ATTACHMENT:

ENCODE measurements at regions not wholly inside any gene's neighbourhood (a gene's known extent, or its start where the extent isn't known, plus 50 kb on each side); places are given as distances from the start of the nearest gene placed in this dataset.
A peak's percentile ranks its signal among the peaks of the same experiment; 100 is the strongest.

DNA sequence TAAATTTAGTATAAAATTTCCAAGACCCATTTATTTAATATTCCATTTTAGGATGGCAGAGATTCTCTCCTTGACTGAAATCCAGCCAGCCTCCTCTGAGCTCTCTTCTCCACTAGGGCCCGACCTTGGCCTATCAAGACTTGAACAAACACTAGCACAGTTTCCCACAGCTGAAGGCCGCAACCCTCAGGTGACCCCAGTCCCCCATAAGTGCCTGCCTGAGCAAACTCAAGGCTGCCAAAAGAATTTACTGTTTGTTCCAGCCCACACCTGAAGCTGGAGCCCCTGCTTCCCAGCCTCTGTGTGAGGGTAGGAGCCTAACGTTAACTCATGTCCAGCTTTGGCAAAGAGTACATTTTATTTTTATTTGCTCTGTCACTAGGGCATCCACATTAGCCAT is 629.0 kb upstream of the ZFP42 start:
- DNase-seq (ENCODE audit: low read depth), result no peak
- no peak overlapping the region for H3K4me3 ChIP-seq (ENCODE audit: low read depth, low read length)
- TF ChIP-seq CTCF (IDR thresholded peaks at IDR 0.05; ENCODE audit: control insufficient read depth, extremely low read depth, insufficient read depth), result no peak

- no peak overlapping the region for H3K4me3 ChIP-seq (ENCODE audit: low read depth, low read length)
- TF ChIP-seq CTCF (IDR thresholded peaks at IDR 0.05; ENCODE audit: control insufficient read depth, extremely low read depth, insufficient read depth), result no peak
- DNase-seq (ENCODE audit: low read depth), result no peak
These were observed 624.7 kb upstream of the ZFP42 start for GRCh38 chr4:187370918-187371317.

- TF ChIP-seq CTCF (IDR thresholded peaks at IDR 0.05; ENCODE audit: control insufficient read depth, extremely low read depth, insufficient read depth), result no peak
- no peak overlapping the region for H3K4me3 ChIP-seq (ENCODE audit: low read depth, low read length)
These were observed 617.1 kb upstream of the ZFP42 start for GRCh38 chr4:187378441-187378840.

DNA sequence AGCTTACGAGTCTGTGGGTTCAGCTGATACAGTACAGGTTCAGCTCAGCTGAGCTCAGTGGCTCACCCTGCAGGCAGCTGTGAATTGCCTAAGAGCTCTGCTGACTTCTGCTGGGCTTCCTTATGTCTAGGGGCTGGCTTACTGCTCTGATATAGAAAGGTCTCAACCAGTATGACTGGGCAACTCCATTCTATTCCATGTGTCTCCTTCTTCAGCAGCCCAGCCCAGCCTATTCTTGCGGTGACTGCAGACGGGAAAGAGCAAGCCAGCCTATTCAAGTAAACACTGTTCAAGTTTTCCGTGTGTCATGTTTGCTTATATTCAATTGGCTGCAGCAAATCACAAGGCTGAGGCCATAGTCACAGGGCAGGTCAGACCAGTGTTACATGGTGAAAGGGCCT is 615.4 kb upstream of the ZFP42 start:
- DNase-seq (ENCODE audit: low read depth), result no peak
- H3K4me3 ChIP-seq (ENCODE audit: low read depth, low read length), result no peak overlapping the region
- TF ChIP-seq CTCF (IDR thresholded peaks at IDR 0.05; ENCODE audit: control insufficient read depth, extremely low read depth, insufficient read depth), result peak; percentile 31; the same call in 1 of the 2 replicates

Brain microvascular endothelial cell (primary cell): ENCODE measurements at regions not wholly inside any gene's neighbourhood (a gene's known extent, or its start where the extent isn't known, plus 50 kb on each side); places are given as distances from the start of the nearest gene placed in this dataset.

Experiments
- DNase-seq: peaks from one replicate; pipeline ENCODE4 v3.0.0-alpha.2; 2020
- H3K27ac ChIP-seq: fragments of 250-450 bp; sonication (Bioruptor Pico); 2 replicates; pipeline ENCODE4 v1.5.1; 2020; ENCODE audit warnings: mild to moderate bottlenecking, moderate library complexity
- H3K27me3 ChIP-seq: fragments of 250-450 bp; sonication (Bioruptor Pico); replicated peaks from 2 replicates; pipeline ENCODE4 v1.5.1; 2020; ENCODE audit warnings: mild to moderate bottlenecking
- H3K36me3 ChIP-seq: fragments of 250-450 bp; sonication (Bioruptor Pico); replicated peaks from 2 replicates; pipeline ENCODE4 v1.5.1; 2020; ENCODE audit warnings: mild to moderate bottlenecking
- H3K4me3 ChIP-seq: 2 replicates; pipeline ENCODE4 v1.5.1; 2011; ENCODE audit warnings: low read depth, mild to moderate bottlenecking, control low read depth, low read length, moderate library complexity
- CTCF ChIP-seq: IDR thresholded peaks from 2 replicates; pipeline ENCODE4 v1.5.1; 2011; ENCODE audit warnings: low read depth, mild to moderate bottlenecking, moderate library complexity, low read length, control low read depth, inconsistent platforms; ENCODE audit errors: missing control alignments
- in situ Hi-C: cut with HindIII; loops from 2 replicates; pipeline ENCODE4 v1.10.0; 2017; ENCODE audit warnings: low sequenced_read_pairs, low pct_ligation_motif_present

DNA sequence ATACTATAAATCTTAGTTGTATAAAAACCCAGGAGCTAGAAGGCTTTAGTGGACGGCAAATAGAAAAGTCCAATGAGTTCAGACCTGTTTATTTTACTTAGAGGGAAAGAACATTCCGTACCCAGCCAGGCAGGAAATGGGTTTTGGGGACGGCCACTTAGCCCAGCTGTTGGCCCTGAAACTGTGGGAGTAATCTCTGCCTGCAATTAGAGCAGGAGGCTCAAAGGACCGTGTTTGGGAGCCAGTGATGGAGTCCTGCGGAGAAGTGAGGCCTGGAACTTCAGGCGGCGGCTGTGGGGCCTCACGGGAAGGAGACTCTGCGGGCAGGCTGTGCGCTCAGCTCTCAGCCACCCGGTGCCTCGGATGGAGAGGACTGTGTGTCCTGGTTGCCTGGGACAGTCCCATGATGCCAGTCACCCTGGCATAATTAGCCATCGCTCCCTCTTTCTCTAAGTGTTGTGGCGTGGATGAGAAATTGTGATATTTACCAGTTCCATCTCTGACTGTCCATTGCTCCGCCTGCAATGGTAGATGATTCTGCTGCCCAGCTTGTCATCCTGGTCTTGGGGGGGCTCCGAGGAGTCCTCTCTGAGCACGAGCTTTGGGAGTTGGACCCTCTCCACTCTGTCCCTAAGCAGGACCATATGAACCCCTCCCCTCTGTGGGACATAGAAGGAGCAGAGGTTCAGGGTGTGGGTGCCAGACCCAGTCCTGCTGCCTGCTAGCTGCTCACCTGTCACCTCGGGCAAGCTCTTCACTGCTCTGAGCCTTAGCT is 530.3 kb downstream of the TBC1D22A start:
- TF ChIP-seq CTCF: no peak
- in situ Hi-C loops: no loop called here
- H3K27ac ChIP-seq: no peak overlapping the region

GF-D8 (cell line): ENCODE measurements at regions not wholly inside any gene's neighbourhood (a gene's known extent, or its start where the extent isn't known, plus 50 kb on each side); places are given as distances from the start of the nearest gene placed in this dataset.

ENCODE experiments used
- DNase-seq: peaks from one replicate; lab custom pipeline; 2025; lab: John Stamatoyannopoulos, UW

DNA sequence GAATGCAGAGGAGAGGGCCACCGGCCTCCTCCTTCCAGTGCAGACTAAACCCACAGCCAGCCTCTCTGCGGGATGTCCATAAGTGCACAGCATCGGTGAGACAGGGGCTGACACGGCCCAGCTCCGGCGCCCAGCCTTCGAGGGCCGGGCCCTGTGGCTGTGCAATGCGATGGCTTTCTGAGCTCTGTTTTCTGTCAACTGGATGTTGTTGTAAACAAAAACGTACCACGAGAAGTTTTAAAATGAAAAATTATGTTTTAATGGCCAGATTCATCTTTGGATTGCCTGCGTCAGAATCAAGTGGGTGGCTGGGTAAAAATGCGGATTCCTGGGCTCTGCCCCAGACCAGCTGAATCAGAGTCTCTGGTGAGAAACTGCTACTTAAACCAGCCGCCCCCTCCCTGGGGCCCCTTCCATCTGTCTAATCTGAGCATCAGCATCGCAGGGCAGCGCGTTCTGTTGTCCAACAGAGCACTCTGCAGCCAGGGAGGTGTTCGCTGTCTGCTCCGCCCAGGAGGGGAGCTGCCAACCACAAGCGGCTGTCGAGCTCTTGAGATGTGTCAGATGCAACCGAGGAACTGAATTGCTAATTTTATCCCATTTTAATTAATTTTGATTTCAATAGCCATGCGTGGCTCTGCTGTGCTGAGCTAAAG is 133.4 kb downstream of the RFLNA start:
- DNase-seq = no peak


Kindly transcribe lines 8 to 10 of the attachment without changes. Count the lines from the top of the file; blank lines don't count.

- TF ChIP-seq CTCF (IDR thresholded peaks at IDR 0.05; ENCODE audit: control insufficient read depth, extremely low read depth, insufficient read depth), result no peak
- DNase-seq (ENCODE audit: low read depth), result no peak
These were observed 624.7 kb upstream of the ZFP42 start for GRCh38 chr4:187370918-187371317.